I’m not a linguist, but I do speak a smattering of seven languages [only two properly!], so the sound of the language was really important to me. I was seriously thinking about not having any dialogue in the story at all when Hungarian, and to a lesser extent Japanese, came to my rescue. Pronouns do exist in both languages, but who is speaking is often obvious simply by the form of the verb.
This is what the present and past tense of the verb ‘To Go’ looks like in Hungarian:
For more on Hungarian grammar, please follow the link to the website.
Hungarian is my mother tongue so I’ve always known that in common speech, you almost always leave off the pronoun because it’s obvious from the form of the verb. In the graphic above, if you ignore the pronouns [shown in green] and just look at the verb forms, you’ll see that the verb changes… for each pronoun. In fact, the form of the verb is unique for each pronoun.
Thus, if I wanted to ask where you [plural] are going, I’d say:
Hova mentek? [Hova is ‘where’. Mentek is the plural form of [you] go because the ‘you’ is known from the verb form itself]
From there, it was a fairly easy step to reach: ‘”Where going?” it asked.’ The number of iVokh ‘going’ is understood from the context of the paragraph. If you’re talking about multiple iVokh then the question implies more than one. If only one other iVokh is present then the question implies the singular.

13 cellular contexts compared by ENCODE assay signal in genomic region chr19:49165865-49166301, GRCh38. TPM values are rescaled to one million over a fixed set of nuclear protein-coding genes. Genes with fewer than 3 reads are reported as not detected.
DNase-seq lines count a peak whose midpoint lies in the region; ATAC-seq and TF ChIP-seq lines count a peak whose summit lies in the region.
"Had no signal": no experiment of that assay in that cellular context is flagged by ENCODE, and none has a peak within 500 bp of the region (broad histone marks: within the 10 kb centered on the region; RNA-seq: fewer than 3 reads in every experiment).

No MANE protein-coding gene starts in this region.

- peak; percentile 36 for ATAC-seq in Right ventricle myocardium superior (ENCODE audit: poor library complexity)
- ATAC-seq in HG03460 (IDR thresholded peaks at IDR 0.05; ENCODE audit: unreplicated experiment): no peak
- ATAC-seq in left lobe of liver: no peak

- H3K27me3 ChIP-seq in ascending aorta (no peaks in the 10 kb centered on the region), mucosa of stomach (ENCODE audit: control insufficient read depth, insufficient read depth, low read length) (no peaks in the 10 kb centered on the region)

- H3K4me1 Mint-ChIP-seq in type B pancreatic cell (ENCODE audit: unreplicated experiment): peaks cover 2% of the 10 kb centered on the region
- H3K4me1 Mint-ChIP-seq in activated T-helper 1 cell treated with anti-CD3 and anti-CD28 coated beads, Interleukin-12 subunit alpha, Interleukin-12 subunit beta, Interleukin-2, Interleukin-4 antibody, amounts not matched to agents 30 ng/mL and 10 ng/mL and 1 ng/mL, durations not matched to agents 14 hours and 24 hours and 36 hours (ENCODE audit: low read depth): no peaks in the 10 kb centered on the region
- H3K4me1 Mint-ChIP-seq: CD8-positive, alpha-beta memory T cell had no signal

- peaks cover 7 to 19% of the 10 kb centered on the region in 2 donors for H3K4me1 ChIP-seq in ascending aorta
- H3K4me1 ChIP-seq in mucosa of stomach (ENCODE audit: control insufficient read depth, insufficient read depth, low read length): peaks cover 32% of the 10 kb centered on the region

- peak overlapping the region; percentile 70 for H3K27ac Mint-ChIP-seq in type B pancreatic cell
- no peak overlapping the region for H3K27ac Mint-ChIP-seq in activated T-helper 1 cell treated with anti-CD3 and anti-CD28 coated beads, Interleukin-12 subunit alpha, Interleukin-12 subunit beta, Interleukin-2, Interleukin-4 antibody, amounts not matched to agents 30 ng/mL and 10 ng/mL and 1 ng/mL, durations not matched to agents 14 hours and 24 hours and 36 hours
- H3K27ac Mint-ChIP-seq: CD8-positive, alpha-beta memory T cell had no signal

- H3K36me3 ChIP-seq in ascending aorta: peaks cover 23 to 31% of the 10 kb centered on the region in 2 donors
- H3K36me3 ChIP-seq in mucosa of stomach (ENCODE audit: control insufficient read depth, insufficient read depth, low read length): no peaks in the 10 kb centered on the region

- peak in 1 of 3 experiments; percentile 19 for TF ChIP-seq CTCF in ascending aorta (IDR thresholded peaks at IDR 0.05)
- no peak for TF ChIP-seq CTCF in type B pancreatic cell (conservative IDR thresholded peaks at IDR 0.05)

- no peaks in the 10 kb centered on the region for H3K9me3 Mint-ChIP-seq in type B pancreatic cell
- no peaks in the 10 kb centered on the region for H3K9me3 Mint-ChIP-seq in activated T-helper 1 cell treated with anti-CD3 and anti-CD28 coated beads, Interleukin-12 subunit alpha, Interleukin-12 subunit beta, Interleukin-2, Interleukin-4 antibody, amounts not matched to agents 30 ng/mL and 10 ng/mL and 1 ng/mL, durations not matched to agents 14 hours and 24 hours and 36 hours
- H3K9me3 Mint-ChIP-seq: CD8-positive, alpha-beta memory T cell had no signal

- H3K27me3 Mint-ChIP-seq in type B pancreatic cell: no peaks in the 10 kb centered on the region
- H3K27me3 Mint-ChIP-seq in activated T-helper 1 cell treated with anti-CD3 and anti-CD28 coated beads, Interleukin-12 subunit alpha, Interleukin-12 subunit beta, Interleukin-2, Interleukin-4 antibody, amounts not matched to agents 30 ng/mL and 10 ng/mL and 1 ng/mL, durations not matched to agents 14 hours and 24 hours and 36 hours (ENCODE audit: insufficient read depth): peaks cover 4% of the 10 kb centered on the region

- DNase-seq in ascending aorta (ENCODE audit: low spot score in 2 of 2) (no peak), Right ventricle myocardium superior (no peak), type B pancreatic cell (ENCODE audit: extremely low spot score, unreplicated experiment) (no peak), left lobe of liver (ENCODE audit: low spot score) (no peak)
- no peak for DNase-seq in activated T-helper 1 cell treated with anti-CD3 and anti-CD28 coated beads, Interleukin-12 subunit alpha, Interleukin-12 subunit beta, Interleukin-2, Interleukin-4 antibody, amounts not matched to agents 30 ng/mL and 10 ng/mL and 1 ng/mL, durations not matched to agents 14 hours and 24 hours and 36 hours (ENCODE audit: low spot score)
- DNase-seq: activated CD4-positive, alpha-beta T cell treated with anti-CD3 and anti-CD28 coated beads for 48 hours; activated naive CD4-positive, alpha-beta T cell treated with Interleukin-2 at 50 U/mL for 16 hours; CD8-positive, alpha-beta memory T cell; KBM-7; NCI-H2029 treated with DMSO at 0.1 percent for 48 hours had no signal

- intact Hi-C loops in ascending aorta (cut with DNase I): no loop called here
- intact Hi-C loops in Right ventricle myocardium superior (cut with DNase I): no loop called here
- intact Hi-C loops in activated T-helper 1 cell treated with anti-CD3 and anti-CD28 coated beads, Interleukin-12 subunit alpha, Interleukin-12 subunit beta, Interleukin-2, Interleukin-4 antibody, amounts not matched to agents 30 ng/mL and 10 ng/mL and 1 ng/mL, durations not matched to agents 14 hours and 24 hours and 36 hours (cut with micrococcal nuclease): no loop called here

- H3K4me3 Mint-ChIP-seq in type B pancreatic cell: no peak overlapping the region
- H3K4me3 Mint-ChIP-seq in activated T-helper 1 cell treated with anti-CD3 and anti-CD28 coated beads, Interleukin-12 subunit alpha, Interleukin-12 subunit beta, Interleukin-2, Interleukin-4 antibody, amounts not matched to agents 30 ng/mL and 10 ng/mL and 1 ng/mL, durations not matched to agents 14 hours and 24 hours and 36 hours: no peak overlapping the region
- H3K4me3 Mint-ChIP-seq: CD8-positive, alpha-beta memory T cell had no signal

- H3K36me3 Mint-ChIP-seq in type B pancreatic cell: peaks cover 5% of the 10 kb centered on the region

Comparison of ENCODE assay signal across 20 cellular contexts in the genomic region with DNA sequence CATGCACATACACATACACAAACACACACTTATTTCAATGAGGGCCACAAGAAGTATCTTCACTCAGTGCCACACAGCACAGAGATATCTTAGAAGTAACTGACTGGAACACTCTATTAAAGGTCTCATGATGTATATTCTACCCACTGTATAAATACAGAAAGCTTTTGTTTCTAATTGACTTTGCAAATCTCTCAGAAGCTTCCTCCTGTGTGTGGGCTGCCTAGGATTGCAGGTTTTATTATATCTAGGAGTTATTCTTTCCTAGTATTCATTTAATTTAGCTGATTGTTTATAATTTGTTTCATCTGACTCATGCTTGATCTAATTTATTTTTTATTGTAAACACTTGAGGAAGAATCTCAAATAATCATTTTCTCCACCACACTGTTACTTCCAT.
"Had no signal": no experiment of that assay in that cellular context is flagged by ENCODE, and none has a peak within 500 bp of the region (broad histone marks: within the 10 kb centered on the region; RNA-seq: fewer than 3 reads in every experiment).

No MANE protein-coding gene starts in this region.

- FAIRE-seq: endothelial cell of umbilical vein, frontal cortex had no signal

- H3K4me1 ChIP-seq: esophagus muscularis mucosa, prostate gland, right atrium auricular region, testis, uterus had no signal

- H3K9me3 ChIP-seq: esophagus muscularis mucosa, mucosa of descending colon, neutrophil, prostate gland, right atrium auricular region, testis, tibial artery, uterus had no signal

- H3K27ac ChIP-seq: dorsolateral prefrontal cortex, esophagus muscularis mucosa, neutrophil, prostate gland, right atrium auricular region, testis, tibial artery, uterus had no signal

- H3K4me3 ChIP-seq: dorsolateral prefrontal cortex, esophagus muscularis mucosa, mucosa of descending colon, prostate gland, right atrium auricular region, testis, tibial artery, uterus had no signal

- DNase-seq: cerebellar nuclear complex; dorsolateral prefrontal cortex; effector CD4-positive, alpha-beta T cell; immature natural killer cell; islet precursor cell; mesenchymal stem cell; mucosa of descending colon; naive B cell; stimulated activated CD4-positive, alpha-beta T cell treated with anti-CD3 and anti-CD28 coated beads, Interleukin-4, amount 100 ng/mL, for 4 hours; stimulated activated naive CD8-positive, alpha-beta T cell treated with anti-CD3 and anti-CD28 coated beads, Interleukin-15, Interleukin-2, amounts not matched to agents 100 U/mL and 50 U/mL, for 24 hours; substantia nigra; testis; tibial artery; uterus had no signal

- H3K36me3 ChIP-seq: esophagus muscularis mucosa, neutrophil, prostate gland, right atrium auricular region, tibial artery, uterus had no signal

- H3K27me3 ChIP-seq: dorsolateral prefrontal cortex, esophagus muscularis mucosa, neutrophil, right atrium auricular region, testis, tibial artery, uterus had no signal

From the Japanese, I borrowed the short, sharp form of the men’s language to allow for commands. Thus: ‘”Hold!” it cried.’
And then, because I’m a bit of a masochist, I added a bit more biology in the form of the cilia. Cilia are like tiny pipe organs, and they are how my aliens breathe and speak [the mouth is used only for eating].
But what is the most noticeable thing about pipe organs? It’s that they play chords – major [happy], minor [sad] and variations on discord. Thus the words are automatically coloured by an emotional element, making it unnecessary to say “Self feeling sad” etc.